Chances are, you have heard of fundraising platforms like Kickstarter and Indiegogo. These platforms allow you to fund businesses and other ventures you think are worthwhile and have the potential to be successful. However, when you contribute money through one of these crowdfunding platforms, you aren't making a true investment. Instead, you are making a donation.
You might receive a “thank you” gift in return for your generosity, but there is no potential for ownership in a fledgling company, and you aren't going to see a long-term financial benefit.
Of course, there are ways to invest in start-up companies and see potential returns. Unfortunately, you need a great deal of capital in order to make this work.
Venture capitalists and angel investors have huge amounts of money at their disposal, and most of those with assets of less than a few million dollars can't invest on this level.
This is where securities crowdfunding has the potential to change the way you invest. For those who wish they could get in on the ground floor with a company, or who wish they could take advantage of opportunities offered by small to medium sized businesses in the process of expanding, securities crowdfunding offers new chances and new opportunities.
What is Securities Crowdfunding?
All the rage in recent years has been related to crowdfunding. Whether you are trying to raise money with the help of P2P loans, or whether you want to raise money to build a prototype of a product you think will be the Next Big Thing, it's all about tapping into the power of crowds for funding.
If enough people give a small amount of money, businesses can raise money to reach their goals without the need to woo one big investor. Securities crowdfunding makes it possible to move this social funding out of the realm of “donations” and into the realm of true investing.
Investors would be able to buy chunks of companies that meet certain requirements, allowing them to become shareholders in the companies. As a result of securities crowdfunding, more investors would have access to private securities, as well as what amounts to IPOs of start-up companies.
Down the road, you could benefit from stock sales and enjoy many of the benefits from investing at this level. But you would be able to do it without the need for a huge amount of capital.
“There are two parts to the legislation dealing with securities crowdfunding,” says Chris Tyrrell, the CEO of crowdfunding site Offerboard. “They are designated Title II and Title III.”
According to Tyrrell, Title II crowdfunding is already available. This is the type of funding Offerboard specializes in. “This deals with privately-held securities,” Tyrrell says. “It means you can advertise a post on Facebook saying your company is raising private capital, and certain investors could decide to buy private shares.”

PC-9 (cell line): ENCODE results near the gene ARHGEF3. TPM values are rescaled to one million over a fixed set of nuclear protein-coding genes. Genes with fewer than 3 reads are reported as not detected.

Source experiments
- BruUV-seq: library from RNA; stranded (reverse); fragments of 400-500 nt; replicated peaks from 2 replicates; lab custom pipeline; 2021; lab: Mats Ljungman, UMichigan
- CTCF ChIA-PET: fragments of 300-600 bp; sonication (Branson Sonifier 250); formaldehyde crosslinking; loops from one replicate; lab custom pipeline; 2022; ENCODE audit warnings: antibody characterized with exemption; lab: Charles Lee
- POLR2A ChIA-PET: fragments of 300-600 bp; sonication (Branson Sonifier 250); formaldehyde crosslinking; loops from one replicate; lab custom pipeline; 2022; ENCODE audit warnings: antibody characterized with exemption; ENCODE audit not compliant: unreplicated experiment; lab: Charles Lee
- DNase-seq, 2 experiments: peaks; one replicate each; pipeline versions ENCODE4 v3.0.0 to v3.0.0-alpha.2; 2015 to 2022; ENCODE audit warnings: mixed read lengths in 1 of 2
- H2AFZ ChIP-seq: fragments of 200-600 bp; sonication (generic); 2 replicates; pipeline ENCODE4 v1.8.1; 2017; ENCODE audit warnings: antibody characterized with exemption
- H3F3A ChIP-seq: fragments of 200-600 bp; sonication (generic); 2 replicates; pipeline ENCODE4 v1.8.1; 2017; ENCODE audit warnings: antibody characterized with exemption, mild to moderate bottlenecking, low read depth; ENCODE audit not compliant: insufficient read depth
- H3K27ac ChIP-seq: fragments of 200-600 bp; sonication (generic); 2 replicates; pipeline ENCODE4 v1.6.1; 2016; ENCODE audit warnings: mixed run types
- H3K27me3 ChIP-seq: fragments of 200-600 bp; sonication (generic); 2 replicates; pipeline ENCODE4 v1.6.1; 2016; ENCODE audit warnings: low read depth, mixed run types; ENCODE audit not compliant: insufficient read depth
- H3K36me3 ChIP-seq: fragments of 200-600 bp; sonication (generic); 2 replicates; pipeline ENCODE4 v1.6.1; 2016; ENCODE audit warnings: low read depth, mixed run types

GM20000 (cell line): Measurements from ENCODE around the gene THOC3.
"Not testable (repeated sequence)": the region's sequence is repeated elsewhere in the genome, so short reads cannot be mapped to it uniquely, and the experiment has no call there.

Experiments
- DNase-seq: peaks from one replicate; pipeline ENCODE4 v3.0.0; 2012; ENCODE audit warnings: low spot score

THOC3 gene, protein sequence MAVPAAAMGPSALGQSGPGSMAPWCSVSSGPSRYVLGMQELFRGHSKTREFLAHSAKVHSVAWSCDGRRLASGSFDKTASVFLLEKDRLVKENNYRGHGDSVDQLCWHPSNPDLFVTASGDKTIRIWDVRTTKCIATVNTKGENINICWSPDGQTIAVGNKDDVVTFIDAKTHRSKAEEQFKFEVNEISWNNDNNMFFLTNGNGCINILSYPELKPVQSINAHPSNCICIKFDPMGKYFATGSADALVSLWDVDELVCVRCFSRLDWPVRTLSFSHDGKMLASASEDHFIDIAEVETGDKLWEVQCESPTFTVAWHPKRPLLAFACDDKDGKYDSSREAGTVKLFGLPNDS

However, this Title II crowdfunding is only available to accredited investors. If you want to buy shares of companies using this type of crowdfunding, you either need $200,000 in annual income, or you need a net worth of $1 million.
For many small business owners and others who have accumulated these types of assets, this offers a chance that would have been unavailable in the past. It's a way to diversify an investment portfolio by investing in businesses.
There will be another stage of crowdfunding when the Title III section of the law takes effect. A comment period for it just recently ended, and there are hopes Title III will be implemented soon. “The current head of the SEC is really behind securities crowdfunding, so there are expectations implementation will be fast-tracked as much as possible and be available sometime in 2014,” says Tyrrell.
Letting Everyone Participate in Securities Crowdfunding
While Title II does present new opportunities in investing, Title III, when allowed, will be nothing short of a revolution in investing. With this portion of securities crowdfunding, anyone will be able to buy shares of startups.
Businesses will be able to raise up to $1 million through securities crowdfunding, and anyone with a few hundred dollars to spare will be able to buy shares in these companies. In fact, you can't invest more than $100,000 in a company if you are buying shares of a company using Title III securities crowdfunding.
“This basically amounts to a new kind of IPO,” says Tyrrell. Small businesses will be able to offer shares in a way that seems very public, even if the company isn't actively trading on a stock exchange. “This could change the way people invest in businesses, and the way smaller businesses raise the money they need for getting started or for expanding.”
However, this type of investing does come with risks — as all investing does. With fundraising like Kickstarter, you know what you're getting into. You don't expect a return on your investment unless it's a sample of a product or some other perk. You know you aren't going to make money off of it.
With securities crowdfunding, though, you are making an investment. You likely expect a return, and this return may not come. You might be left with a worthless piece of stock when all is said and done.
This is one of the reasons the securities crowdfunding law is being implemented in two stages. “Accredited investors can handle the risk a little better,” Tyrrell points out.
Investing in a start-up is always a risky venture. It's one that can come with big rewards, and securities crowdfunding could revolutionize start-up investing, since it will open it up to the most ordinary of investors.
However, if you decide to take part in this revolution as an investor, it's important you consider the risks, and — as always with any investment — you avoid risking money you can't afford to lose.